Affiliated clubs[edit]

As of 6 February 2013[35]
  • Allerød FK
  • Alsønderup IF
  • Ålholm Fodbold
  • Ølsted IF
  • Ølstykke FC
  • Ballerup IF
  • BFC Lundegården
  • Blistrup SI
  • Brødeskov IF
  • Blovstrød IF
  • BSV
  • Dalby IF
  • Dragør BK
  • Døllefjelde Musse IF
  • Elite 3000
  • Espergærde IF
  • FA 2000
  • Farum BK
  • Faxe Ladeplads IF
  • FC Holte
  • FC Jonstrup
  • FIF Hillerød
  • Frederikssund IK
  • Frem Hellebæk
  • G77 Gundsømagle
  • Gilleleje FK
  • Gørløse SI
  • Grantoften IF
  • Græsted IF
  • Gundsølille IF
  • Gundsømagle 77
  • Gurre IK
  • Hasle IF
  • Hørsholm-Usserød IK
  • Helsinge Fodbold
  • Helsingør IF
  • Hillerød GI
  • Hornbæk IF
  • Humlebæk BK
  • Hundested IK
  • IF Skjold Birkerød
  • IS Skævinge
  • Jyllinge FC
  • Jægersborg BK
  • Kalundborg GB
  • Karlebo IF
  • KBK Hillerød
  • Kirke Hyllinge IF
  • Kirke Værløse IF
  • KFUM Roskilde
  • Kr. Værløse IF
  • Lolland-Falster Alliancen
  • Lynge Uggeløse IF
  • Måløv BK
  • NB Bornholm
  • Nordstevns GI
  • Nødebo IF
  • Nivå Kokkedal FK
  • Oppe Sundby IF
  • ORI Fodbold
  • Raklev GI
  • Ramløse Fodbold
  • Skovshoved IF
  • Slangerup og Omegns IF
  • Slangslunde-Ganløse IF
  • Snekkersten IF
  • Store Lyngby IF
  • Tikøb IF
  • Uvelse IF
  • Værløse BK
  • Vejby-Tisvilde Fodbold

Footnotes and references[edit]

  1. ^ "Optakt: FC Nordsjælland - Brøndby IF" (in Danish). Danish Superliga. 23 June 2020. Retrieved 16 September 2020.
  2. ^ "Kommentar: Tigrene fra Farum skal på jagt, og det kan AGF lukrere på" (in Danish). Århus Stiftstidende. 17 June 2020. Retrieved 16 September 2020.
  3. ^ a b c "FCN: History". FCN.dk (F.C. Nordsjælland). Retrieved 10 August 2011.
  4. ^ a b "FCN: Farum Park" (in Danish). FCN.dk (F.C. Nordsjælland). Retrieved 10 August 2011.
  5. ^ a b "EXCLUSIVE: Right to Dream Academy owner Tom Vernon completes takeover of Danish giants Nordsjaelland". soccernet.com. Retrieved 18 December 2015.
  6. ^ a b c d e f g h i j k l m n o p q r s t u "Congratulations FC Nordsjælland". www.qosfc.com. Queen of the South F.C. Archived from the original on November 2019. Retrieved 27 May 2012.
  7. ^ "Sibusiso Zuma lifts Danish Cup with Fc Nordsjaelland". KickOff.com. 14 May 2010. Retrieved 10 August 2011.
  8. ^ Bruun, Peter (2 June 2011). "Season review: Denmark". UEFA. Retrieved 10 August 2011.
  9. ^ Per-Gunnar (18 July 2009). "Nordsjælland". Groundhopping.se. Retrieved 10 August 2011.
  10. ^ a b c d e Birch, Claus. "Den nordsjællandske fodboldkrønike 10. kapitel: 1991–2006" (in Danish). Nordsjællands Fodboldhistorie. Archived from the original on 20 August 2013. Retrieved 10 August 2011.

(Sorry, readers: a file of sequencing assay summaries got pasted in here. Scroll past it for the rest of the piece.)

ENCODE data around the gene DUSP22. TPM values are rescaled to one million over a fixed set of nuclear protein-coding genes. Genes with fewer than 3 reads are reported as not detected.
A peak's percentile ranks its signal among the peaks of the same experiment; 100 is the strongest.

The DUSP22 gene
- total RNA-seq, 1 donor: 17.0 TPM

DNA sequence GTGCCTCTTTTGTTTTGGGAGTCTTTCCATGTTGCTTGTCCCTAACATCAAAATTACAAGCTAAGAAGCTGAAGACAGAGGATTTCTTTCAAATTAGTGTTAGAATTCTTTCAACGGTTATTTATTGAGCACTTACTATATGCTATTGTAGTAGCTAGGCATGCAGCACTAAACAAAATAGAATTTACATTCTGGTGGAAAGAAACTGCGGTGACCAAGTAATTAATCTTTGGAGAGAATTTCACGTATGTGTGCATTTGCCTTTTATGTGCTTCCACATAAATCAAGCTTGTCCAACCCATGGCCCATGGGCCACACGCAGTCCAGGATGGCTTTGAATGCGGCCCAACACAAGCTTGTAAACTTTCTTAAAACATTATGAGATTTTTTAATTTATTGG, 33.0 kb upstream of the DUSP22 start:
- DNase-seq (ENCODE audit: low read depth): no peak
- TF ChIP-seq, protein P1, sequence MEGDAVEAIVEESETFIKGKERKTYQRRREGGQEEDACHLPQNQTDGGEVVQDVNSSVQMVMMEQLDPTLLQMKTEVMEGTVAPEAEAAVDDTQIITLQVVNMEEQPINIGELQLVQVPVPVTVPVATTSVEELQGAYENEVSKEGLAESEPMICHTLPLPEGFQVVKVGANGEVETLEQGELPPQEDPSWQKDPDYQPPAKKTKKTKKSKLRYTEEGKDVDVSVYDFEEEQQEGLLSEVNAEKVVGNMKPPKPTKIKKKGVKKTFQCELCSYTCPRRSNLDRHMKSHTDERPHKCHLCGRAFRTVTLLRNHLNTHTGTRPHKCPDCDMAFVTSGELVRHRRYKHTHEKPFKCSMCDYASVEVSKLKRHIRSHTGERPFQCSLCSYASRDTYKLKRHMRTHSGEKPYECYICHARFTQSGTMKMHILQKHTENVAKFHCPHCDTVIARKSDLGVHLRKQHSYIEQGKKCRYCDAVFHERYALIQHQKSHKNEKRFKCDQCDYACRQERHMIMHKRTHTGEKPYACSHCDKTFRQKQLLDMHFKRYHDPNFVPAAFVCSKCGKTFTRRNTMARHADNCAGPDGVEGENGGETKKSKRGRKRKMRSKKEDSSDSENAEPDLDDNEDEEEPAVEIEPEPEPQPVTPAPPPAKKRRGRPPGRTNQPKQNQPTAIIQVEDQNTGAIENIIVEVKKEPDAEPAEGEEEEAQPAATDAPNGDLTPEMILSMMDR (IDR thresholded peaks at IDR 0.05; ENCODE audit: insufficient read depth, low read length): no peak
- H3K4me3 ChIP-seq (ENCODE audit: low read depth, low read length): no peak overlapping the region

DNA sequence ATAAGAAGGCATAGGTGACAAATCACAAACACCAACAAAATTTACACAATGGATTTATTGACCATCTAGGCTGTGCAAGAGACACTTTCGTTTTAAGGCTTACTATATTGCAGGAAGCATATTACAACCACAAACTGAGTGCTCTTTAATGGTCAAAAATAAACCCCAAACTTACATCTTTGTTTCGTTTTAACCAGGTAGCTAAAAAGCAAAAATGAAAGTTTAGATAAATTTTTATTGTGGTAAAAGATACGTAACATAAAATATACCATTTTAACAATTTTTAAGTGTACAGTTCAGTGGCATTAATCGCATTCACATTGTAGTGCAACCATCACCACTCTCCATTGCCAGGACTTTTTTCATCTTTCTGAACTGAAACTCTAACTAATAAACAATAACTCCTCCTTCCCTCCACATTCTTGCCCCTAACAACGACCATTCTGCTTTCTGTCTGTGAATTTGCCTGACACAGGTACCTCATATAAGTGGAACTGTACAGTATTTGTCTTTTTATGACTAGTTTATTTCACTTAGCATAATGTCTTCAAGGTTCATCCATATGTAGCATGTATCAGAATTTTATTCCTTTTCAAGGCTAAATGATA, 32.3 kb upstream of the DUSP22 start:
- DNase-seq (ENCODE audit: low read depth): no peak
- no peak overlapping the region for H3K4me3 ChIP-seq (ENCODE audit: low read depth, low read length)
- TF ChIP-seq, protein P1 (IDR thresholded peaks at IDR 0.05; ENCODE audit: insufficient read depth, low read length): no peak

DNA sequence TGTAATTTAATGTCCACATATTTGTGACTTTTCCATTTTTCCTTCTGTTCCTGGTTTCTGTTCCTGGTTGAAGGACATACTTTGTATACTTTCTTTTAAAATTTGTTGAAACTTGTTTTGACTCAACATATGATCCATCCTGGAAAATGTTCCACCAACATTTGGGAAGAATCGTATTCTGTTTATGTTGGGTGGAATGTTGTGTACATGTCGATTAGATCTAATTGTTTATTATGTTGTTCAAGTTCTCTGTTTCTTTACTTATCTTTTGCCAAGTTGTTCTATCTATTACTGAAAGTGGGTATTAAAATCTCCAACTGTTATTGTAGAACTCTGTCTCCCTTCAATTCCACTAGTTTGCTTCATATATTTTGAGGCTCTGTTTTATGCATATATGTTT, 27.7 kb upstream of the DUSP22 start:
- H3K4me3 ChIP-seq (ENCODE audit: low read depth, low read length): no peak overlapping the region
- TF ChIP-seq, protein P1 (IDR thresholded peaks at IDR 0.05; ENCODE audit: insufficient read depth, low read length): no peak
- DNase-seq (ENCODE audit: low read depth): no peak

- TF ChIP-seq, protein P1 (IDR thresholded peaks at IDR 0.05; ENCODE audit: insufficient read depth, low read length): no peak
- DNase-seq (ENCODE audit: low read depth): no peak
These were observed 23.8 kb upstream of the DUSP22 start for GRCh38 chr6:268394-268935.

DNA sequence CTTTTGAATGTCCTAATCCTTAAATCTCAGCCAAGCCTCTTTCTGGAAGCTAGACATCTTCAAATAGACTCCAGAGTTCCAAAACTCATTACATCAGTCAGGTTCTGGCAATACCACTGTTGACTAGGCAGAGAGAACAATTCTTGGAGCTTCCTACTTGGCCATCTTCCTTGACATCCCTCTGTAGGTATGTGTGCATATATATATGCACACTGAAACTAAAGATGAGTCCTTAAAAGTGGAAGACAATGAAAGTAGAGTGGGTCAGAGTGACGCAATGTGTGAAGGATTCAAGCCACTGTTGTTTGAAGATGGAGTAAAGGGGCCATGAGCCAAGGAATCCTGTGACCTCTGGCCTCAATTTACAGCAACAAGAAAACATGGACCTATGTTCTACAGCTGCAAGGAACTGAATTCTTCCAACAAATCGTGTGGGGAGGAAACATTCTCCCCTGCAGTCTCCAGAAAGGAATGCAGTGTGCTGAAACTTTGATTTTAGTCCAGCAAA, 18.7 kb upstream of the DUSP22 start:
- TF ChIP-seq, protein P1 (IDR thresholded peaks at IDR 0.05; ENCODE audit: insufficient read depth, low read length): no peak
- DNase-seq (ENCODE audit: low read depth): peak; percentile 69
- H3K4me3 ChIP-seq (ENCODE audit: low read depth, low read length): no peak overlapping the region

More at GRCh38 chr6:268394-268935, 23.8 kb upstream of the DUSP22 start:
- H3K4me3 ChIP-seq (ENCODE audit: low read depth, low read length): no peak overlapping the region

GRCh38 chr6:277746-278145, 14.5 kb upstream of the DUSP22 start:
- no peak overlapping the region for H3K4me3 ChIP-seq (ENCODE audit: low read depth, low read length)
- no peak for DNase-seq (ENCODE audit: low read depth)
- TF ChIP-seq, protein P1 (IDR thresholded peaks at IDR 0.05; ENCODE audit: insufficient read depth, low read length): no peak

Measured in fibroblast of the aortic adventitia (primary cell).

11. ^ a b Blem, Hans (19 June 2006). "Dommens dag for Brixtofte". Ekstra Bladet (in Danish). JP/Politikens Hus. Retrieved 10 August 2011.
  12. ^ a b c Exner, Mikkel (6 March 2007). "FC Nordsjælland" (in Danish). TotalBold.dk. Retrieved 10 August 2011.
  13. ^ "Dom står fast: Brixtofte to år i fængsel" (in Danish). DR Radio. 8 February 2007. Retrieved 10 August 2011.
  14. ^ Baunsgaard, Casper (6 June 2007). "FC Nordsjælland går med flytteplaner" (in Danish). Bold.dk. Retrieved 14 August 2011.
  15. ^ Horn, Jakob (20 February 2009). "Allan K. Pedersen solgte FCN til sig selv" (in Danish). Bold.dk. Retrieved 14 August 2011.
  16. ^ Horn, Jakob (5 March 2009). "Kurator: FCN kostede en halv million" (in Danish). Bold.dk. Retrieved 14 August 2011.
  17. ^ Horn, Jakob (21 April 2009). "Kurator: Allan K gav 35 millioner for lidt" (in Danish). Bold.dk. Retrieved 14 August 2011.
  18. ^ Houlind, Søren (12 January 2011). "FCN-ejer i landsretten" (in Danish). Bold.dk. Retrieved 14 August 2011.
  19. ^ "FC Nordsjælland vandt pokaltitlen". Ritzau (in Danish). TV 2 Sport. 13 May 2010. Retrieved 11 August 2011.
  20. ^ Helmin, Jesper (31 October 2011). "Beckmann: Har ikke grebet chancen" (in Danish). Bold.dk. Retrieved 3 November 2011.
  21. ^ Helmin, Jesper (3 November 2011). "Hansen stolt af landsholdsplads" (in Danish). Bold.dk. Retrieved 3 November 2011.
  22. ^ Blond, Mikael (6 November 2011). "19-årig FCN-komet afløser Kjær" (in Danish). Bold.dk. Retrieved 6 November 2011.
  23. ^ "Spillere Arkiv - FC Nordsjælland". Retrieved 18 August 2020.
  24. ^ http://danskfodbold.com/klub.php?klubid=1005. Retrieved 12 July 2018. Missing or empty |title= (help)
  25. ^ "FCN: Hall of Fame" (in Danish). FCN.dk (F.C. Nordsjælland). Retrieved 10 August 2011.
  26. ^ "FCN: Tobias Mikkelsen – FC Nordsjælland" (in Danish). FCN.dk (F.C. Nordsjælland). Retrieved 13 May 2016.
  27. ^ "FCN: Tidligere spillere" (in Danish). FCN.dk (F.C. Nordsjælland). Retrieved 10 August 2011.
  28. ^ "FCN: Tobias Mikkelsen – FC Nordsjælland" (in Danish). FCN.dk (F.C. Nordsjælland). Retrieved 20 July 2016.
  29. ^ "FCN: Trænerteam og stab" (in Danish). FCN.dk (F.C. Nordsjælland). Retrieved 10 August 2011.
  30. ^ "FCN: Kontakt og ansatte" (in Danish). FCN.dk (F.C. Nordsjælland). Retrieved 10 August 2011.
  31. ^ Haslund, Henrik; Haslund, Christian; Jørgensen, Palle. "Danmarksturneringen" (in Danish). Haslund.info. Archived from the original on 28 September 2011. Retrieved 10 August 2011.
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  34. ^ "Nordsjælland – Profile". UEFA. Retrieved 22 August 2018.